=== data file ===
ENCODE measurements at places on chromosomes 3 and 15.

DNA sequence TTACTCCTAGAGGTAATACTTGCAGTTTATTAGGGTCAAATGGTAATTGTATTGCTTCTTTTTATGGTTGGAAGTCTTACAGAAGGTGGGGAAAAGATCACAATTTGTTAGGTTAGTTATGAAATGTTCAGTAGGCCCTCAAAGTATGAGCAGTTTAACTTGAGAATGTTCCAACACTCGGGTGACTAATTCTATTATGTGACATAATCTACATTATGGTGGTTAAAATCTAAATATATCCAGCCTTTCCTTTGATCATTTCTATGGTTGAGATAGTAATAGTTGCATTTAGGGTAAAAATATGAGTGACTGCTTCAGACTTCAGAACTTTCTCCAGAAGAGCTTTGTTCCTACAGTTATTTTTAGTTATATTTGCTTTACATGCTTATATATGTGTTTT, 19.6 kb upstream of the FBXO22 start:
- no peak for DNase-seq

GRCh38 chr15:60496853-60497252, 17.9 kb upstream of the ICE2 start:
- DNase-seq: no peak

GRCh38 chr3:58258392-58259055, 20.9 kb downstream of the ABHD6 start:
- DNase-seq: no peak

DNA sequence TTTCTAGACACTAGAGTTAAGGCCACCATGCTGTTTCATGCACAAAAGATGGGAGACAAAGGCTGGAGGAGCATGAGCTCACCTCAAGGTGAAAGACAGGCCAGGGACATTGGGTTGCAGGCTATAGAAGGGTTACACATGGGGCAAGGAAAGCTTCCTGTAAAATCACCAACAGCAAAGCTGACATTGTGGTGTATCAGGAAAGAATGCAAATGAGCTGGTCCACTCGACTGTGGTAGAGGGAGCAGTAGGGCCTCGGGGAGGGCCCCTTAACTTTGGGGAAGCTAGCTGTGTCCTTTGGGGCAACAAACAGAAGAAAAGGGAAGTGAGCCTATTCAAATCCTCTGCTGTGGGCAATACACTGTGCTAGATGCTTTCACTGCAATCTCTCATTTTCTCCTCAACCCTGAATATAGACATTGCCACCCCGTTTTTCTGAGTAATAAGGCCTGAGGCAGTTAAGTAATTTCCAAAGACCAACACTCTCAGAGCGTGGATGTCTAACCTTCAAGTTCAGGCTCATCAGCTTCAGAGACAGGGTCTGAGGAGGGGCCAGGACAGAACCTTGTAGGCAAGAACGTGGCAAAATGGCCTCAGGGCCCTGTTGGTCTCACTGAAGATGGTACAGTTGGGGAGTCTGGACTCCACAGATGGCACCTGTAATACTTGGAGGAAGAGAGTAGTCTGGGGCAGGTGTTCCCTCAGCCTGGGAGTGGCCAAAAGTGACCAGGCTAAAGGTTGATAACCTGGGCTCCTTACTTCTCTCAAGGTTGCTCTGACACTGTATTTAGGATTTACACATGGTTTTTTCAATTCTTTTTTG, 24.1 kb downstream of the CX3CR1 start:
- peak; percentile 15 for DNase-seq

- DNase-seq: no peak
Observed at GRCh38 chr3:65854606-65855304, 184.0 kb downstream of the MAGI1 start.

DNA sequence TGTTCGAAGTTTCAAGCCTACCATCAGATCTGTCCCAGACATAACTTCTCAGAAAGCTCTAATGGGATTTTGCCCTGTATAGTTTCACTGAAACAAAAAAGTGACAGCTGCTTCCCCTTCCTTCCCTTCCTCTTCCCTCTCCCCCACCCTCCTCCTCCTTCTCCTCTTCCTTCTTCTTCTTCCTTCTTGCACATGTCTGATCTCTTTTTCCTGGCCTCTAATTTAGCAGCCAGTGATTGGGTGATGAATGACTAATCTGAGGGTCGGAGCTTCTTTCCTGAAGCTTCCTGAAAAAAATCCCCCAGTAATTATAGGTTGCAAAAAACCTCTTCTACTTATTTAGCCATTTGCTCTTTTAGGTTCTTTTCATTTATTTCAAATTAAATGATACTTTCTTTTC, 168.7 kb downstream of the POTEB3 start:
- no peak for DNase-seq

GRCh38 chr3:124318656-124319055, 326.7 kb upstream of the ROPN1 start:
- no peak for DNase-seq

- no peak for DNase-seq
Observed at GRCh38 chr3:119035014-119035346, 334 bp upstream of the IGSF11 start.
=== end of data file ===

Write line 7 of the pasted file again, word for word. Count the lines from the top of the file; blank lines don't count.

- DNase-seq: no peak